McGinley chooses Poulter, Westwood and Gallacher as Ryder Cup wild cards
The Dubliner points out that Luke Donald was very unlucky to miss out on selection
European Ryder Cup captain Paul McGinley of Ireland announces Stephen Gallacher of Scotland, Ian Poulter of England and Lee Westwood of England as his three captain’s picks during a press conference at Wentworth. Photograh: Richard Heathcote/Getty Images
The Dubliner’s decision meant that there was no place for former world number one Luke Donald as Europe look to claim an eighth win in the last 10 stagings of the biennial contest against the United States.
It was a particularly tough decision for McGinley as he was Donald's first partner in a Ryder Cup match (2004).
Westwood has made eight consecutive appearances since making his debut in 1997, winning 21 points from 37 matches.
Francesco Molinari (Italy), Netherlands’ Joost Luiten, England’s Paul Casey and experienced Spaniard Miguel Angel Jimenez were also overlooked, although the latter might be offered a role of non -playing vice-captain: McGinley still have two more to choose to supplement Sam Torrance and Des Smyth.
The 41-year-old finished seventh in the Masters in April and won in Malaysia the following week, but suffered a slump in form until a final round of 63 in the WGC-Bridgestone Invitational in August.
He also shared the lead after the first round of the US PGA Championship before finishing 15th, but failed to advance beyond the first FedEx Cup play-off event.
Gallacher came agonisingly close to securing an automatic place on the team by finishing third in the Italian Open on Sunday, just one shot out of the share of second place he required.
The previous week he had finished sixth in the Czech Masters to push his nearer the cusp of automatic selection.
However, McGinley stayed on in Turin after missing the cut and witnessed the Scot card a flawless closing 65 to record his 10th top-10 finish of a qualifying campaign which also saw him retain his Dubai Desert Classic title in February.
Gallacher has demonstrated a distinct liking for the Glengeales course having finished runner-up and twice, sixth there is tournament play. He is one of three rookies in the team alongisde first-timers Victor Dubuisson and Jamie Donaldson.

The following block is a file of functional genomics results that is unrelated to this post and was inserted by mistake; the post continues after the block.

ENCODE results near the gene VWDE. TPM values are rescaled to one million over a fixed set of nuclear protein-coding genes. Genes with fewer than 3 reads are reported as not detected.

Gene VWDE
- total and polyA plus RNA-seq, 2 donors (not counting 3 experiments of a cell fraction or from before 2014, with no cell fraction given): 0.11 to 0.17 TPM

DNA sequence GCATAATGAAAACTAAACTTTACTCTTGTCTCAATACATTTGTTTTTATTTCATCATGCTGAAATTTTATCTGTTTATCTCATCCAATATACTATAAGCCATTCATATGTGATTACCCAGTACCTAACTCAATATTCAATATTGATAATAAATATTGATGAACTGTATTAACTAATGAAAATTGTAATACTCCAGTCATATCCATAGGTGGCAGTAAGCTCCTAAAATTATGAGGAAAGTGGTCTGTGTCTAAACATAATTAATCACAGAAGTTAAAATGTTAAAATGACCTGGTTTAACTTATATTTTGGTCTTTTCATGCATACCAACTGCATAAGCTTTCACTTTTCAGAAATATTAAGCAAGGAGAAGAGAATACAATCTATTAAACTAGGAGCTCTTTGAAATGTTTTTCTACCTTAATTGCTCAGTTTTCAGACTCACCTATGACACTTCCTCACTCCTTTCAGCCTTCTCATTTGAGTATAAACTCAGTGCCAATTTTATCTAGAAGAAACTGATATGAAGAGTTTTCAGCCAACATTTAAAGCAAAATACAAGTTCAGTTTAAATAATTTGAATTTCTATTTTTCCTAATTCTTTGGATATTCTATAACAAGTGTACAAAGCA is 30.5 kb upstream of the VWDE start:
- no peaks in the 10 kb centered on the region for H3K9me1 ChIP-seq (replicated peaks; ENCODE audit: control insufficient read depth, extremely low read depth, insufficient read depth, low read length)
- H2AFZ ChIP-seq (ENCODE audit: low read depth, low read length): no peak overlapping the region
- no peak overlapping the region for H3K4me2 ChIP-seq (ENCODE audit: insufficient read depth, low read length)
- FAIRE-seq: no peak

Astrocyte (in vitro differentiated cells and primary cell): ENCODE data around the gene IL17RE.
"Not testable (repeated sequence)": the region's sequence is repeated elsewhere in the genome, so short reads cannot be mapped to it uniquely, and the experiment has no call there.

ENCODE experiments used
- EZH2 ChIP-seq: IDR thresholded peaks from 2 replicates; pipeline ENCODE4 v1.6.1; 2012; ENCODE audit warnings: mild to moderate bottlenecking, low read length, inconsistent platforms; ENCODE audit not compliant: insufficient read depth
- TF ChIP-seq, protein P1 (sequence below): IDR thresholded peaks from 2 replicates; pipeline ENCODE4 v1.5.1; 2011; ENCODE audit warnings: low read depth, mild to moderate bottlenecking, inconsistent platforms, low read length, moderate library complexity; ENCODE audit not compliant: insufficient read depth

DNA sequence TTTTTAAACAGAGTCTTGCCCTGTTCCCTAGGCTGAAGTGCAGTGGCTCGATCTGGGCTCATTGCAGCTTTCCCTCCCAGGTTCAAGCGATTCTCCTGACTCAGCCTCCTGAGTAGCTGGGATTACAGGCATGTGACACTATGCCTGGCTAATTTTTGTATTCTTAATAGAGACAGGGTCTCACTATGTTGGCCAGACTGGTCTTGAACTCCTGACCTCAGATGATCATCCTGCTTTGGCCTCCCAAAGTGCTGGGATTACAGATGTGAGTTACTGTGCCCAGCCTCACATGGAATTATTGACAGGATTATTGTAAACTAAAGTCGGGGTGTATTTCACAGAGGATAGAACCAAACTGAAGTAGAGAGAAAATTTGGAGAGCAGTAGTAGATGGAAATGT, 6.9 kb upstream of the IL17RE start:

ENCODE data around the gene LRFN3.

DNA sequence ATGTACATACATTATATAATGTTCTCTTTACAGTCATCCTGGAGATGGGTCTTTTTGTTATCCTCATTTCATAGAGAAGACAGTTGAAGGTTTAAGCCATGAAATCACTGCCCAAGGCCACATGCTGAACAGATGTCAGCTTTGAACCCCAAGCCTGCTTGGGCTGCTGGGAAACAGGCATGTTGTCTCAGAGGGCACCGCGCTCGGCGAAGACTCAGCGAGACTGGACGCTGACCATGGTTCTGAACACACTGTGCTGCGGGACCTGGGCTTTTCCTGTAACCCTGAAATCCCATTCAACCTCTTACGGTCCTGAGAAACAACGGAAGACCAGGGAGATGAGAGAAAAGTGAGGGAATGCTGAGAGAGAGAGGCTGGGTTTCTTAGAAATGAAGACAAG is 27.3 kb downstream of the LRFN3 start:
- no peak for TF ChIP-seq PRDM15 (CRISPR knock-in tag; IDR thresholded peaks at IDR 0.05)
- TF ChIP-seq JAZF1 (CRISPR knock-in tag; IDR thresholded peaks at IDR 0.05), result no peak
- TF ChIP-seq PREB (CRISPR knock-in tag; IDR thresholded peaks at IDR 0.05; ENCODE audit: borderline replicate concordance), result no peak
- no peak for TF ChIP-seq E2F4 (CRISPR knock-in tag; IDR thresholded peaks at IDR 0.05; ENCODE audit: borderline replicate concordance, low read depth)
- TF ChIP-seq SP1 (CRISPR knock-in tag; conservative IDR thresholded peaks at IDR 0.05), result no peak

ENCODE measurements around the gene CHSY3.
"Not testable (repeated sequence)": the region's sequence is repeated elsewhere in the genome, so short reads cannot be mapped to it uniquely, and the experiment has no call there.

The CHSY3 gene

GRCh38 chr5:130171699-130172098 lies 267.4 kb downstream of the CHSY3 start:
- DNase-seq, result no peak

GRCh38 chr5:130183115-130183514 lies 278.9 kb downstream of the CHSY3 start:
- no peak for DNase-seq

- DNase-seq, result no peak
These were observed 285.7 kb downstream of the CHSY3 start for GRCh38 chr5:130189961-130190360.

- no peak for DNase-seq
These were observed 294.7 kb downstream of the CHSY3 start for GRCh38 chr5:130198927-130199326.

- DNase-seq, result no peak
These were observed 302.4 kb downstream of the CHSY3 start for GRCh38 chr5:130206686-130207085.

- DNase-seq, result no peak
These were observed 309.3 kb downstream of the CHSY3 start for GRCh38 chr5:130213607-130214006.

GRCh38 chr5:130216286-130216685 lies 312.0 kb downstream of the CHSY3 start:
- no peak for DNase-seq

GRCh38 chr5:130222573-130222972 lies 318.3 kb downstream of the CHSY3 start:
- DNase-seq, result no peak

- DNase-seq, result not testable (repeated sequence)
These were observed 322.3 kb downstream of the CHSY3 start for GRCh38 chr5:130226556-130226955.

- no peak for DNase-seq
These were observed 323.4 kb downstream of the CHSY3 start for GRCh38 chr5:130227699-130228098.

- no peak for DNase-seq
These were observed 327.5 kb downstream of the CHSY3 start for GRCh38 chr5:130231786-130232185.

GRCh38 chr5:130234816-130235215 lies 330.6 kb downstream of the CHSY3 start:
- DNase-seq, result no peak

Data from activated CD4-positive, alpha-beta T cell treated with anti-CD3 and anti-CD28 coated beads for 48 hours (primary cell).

“Stevie’s first words to me when I told him he was in the team were, ‘That’s brilliant wee man’,” McGinley told a news conference at Wentworth on the outskirts of London.
“Of course there’s always a concern that he’s a rookie but I’m not afraid to pick a rookie if he’s good enough and there’s no doubt Stevie earned his place in this team.”
The Irishman said he was particularly impressed with Gallacher’s display in Turin. “His performances last week in particular had a big effect on me,” explained
McGinley. “Stevie played relatively poorly for three weeks in a row in America but came back and had a good performance in the Czech Masters and then played well last week.
“For me Friday afternoon was when he showed he really wanted to be a Ryder Cup player. To come home in 30 shots and get within touching distance of the leaders showed just how strong he is,” added McGinley.
Poulter has earned the nickname ‘Mr Ryder Cup’ and it is hard not to see why. This is the third time he has needed a wild card to make the team, but he has raised his game on every occasion and none more so than at Medinah in 2012. The 38-year-old won all four of his matches and famously birdied the last five holes alongside Rory McIlroy to beat Jason Dufner and Zach Johnson in the Saturday fourballs. It was the match that turned the Ryder Cup around for Europe and gaver them momentum going into Sunday’s Singles.
Poulter also beat Webb Simpson in the singles to take his record to an amazing 12 wins from 15 matches.
More to follow